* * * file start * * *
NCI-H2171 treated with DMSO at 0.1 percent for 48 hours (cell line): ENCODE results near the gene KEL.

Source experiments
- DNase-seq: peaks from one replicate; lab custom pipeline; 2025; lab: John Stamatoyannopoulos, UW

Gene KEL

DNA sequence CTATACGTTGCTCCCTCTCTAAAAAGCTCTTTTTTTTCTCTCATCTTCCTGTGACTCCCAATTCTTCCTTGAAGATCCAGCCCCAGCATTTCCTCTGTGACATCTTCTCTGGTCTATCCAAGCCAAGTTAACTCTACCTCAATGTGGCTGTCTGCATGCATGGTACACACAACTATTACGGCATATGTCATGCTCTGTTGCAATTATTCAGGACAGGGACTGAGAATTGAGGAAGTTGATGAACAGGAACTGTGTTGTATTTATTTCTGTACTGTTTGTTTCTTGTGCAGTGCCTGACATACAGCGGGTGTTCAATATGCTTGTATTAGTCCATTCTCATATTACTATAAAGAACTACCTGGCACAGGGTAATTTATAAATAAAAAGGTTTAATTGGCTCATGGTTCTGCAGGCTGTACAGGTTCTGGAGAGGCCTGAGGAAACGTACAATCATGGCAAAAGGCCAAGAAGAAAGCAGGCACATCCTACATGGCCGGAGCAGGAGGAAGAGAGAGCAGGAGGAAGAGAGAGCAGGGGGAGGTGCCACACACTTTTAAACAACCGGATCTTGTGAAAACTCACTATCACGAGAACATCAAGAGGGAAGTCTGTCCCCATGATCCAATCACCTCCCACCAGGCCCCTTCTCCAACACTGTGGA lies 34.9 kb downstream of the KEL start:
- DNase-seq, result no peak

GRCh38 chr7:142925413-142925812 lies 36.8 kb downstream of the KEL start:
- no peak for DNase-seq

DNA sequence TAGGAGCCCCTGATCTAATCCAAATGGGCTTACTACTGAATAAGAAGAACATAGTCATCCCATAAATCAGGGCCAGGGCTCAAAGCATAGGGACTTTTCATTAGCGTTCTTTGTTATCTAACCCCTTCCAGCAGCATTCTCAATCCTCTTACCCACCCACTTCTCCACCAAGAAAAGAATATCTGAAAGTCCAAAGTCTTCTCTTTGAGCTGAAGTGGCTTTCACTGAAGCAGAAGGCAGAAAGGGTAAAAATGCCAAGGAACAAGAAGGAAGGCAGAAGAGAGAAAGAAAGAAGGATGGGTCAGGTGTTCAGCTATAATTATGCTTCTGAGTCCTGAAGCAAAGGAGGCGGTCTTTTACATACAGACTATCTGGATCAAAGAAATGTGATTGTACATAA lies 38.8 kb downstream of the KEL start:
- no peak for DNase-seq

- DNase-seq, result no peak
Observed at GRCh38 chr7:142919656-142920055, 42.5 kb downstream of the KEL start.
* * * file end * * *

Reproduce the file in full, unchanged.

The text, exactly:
NCI-H2171 treated with DMSO at 0.1 percent for 48 hours (cell line): ENCODE results near the gene KEL.

Source experiments
- DNase-seq: peaks from one replicate; lab custom pipeline; 2025; lab: John Stamatoyannopoulos, UW

Gene KEL

DNA sequence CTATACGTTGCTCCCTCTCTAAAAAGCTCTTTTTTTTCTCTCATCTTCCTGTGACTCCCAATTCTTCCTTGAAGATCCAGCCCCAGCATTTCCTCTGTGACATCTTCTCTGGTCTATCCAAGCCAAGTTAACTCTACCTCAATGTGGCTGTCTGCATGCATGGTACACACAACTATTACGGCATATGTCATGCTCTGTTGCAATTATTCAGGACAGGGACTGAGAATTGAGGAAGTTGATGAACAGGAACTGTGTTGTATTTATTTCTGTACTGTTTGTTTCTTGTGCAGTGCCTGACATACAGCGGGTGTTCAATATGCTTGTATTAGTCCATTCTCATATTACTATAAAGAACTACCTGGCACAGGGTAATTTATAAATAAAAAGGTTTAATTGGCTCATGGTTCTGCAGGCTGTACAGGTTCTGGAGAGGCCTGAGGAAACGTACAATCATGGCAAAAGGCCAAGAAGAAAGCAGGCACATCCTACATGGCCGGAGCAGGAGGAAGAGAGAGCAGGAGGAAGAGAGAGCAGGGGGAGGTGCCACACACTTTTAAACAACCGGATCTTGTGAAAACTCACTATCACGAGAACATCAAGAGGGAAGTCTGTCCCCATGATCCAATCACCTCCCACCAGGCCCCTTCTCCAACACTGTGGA lies 34.9 kb downstream of the KEL start:
- DNase-seq, result no peak

GRCh38 chr7:142925413-142925812 lies 36.8 kb downstream of the KEL start:
- no peak for DNase-seq

DNA sequence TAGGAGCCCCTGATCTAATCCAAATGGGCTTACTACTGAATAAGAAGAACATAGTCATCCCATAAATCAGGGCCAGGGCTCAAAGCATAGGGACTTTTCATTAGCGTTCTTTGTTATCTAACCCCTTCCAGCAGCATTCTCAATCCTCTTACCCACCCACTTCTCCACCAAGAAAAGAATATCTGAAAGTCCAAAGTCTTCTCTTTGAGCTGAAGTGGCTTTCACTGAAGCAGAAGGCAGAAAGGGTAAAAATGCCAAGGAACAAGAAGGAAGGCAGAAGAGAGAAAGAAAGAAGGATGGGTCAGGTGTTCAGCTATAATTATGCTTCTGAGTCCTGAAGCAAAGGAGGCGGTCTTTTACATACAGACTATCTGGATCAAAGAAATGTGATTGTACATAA lies 38.8 kb downstream of the KEL start:
- no peak for DNase-seq

- DNase-seq, result no peak
Observed at GRCh38 chr7:142919656-142920055, 42.5 kb downstream of the KEL start.